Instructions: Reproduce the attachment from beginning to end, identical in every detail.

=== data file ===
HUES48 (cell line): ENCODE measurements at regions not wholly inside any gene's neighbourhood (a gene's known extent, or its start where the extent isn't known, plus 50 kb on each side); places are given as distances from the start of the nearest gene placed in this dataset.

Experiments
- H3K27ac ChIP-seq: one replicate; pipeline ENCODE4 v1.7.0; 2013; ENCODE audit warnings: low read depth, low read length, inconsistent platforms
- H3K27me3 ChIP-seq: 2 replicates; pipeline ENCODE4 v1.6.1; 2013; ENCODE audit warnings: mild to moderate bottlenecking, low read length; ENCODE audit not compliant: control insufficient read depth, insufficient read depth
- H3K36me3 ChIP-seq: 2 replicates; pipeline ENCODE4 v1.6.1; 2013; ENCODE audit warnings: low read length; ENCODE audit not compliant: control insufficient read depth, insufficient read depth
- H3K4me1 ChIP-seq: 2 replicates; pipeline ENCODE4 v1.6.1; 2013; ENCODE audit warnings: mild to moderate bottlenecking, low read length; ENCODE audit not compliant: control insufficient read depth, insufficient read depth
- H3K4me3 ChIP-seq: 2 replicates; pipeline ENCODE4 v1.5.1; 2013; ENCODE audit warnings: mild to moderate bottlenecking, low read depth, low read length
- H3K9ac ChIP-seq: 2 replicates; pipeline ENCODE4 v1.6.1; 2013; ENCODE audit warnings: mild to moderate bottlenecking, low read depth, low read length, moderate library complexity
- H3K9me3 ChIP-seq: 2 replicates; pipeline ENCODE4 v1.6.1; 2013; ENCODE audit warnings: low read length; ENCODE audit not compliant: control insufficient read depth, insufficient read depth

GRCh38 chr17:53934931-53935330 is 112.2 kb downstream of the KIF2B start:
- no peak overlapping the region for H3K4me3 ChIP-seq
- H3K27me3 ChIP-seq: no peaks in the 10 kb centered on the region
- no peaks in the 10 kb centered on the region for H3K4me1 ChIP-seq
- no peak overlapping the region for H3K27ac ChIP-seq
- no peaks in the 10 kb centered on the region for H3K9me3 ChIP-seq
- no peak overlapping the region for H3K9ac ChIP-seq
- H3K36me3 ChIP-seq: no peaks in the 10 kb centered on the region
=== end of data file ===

HUES48 (cell line): ENCODE measurements at regions not wholly inside any gene's neighbourhood (a gene's known extent, or its start where the extent isn't known, plus 50 kb on each side); places are given as distances from the start of the nearest gene placed in this dataset.

Experiments
- H3K27ac ChIP-seq: one replicate; pipeline ENCODE4 v1.7.0; 2013; ENCODE audit warnings: low read depth, low read length, inconsistent platforms
- H3K27me3 ChIP-seq: 2 replicates; pipeline ENCODE4 v1.6.1; 2013; ENCODE audit warnings: mild to moderate bottlenecking, low read length; ENCODE audit not compliant: control insufficient read depth, insufficient read depth
- H3K36me3 ChIP-seq: 2 replicates; pipeline ENCODE4 v1.6.1; 2013; ENCODE audit warnings: low read length; ENCODE audit not compliant: control insufficient read depth, insufficient read depth
- H3K4me1 ChIP-seq: 2 replicates; pipeline ENCODE4 v1.6.1; 2013; ENCODE audit warnings: mild to moderate bottlenecking, low read length; ENCODE audit not compliant: control insufficient read depth, insufficient read depth
- H3K4me3 ChIP-seq: 2 replicates; pipeline ENCODE4 v1.5.1; 2013; ENCODE audit warnings: mild to moderate bottlenecking, low read depth, low read length
- H3K9ac ChIP-seq: 2 replicates; pipeline ENCODE4 v1.6.1; 2013; ENCODE audit warnings: mild to moderate bottlenecking, low read depth, low read length, moderate library complexity
- H3K9me3 ChIP-seq: 2 replicates; pipeline ENCODE4 v1.6.1; 2013; ENCODE audit warnings: low read length; ENCODE audit not compliant: control insufficient read depth, insufficient read depth

GRCh38 chr17:53934931-53935330 is 112.2 kb downstream of the KIF2B start:
- no peak overlapping the region for H3K4me3 ChIP-seq
- H3K27me3 ChIP-seq: no peaks in the 10 kb centered on the region
- no peaks in the 10 kb centered on the region for H3K4me1 ChIP-seq
- no peak overlapping the region for H3K27ac ChIP-seq
- no peaks in the 10 kb centered on the region for H3K9me3 ChIP-seq
- no peak overlapping the region for H3K9ac ChIP-seq
- H3K36me3 ChIP-seq: no peaks in the 10 kb centered on the region